By the end of the month, the New Prosperity gold-copper mine proposal will either be going to a full public hearing or the company involved, Taseko Mines Ltd., will be fetching more information.
The door closed this past weekend on the latest round of public input, a short one compared to a full public hearing process.
The Canadian Environmental Assessment Agency has a panel looking into the viability of the New Prosperity project. This is standard procedure for major industrial projects. The project is located about 120 to 130 kilometres southwest of Williams Lake in the heart of the territory of the six Tsilhqotin nations. The Tsilhqotin Nation opposes the mine, based on their assertion it would harm the environment too much and ruin their own land-use plans.
Taseko Mines submitted a lengthy document in late 2012, explaining how they would build the mine after their first proposal was rejected by the federal panel in 2010, but the panel asked Taseko to provide additional information not contained in the proposal document. That new information was provided on March 1 in a 50-page document, triggering a two-week public input period focused on the new materials.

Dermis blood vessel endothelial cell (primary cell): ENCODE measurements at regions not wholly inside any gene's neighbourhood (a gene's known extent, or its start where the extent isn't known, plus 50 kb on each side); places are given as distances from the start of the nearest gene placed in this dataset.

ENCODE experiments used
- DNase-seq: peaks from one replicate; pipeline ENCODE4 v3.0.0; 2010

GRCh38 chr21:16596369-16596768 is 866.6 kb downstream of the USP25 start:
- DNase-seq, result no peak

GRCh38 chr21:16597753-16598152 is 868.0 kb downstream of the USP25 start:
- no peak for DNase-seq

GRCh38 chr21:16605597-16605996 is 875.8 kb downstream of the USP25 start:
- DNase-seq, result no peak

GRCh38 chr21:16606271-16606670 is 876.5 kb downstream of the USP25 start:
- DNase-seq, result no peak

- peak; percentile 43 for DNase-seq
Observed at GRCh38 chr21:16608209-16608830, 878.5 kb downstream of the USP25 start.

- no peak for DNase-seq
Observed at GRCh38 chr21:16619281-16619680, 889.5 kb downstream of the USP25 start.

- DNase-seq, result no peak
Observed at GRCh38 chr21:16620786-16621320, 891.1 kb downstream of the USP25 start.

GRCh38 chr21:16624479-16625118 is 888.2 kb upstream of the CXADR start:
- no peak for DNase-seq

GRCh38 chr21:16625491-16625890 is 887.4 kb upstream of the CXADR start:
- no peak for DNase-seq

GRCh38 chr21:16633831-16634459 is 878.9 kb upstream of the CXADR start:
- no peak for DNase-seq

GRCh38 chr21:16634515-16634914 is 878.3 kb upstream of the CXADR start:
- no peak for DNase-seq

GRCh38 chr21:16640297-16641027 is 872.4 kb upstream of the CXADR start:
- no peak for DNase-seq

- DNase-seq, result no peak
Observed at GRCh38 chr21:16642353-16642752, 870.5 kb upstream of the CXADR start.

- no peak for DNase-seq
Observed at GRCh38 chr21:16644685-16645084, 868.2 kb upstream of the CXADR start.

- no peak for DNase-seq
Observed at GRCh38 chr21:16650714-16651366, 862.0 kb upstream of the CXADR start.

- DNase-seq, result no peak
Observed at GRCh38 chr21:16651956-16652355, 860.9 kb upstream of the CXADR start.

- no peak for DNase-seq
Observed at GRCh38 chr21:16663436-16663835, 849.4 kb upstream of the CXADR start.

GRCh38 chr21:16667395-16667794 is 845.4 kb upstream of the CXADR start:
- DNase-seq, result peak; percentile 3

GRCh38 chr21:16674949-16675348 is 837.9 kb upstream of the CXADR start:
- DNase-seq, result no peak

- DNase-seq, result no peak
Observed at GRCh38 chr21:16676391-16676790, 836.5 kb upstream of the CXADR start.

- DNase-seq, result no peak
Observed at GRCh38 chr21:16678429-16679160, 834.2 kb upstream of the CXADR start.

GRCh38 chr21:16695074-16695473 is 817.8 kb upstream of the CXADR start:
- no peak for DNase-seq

There were 59 submissions during that two-week period, which ended Friday. Many were letters from individuals, some were comments from government departments and some were issued by First Nations.
All of it will now be reviewed and analyzed by the members of the review panel.
"Now the panel must determine if all the information is sufficient to proceed to public hearing. If there are gaps, it will ask the proponent to provide more information," said Lucille Jamault, the federal review panel's spokeswoman for the New Prosperity file.
She said the panel has a deadline of March 31 to announce its findings.
"If the panel determines the [total collection of documentation] is insufficient to proceed to public hearing, it will ask the proponent to provide further information in the necessary areas," Jamault said. "If the panel determines it has sufficient information to proceed to public hearing, a public notice will be issued 30 days before the commencement of the hearing."
All documentation is available for public reading at the Canadian Environmental Assessment Agency's website.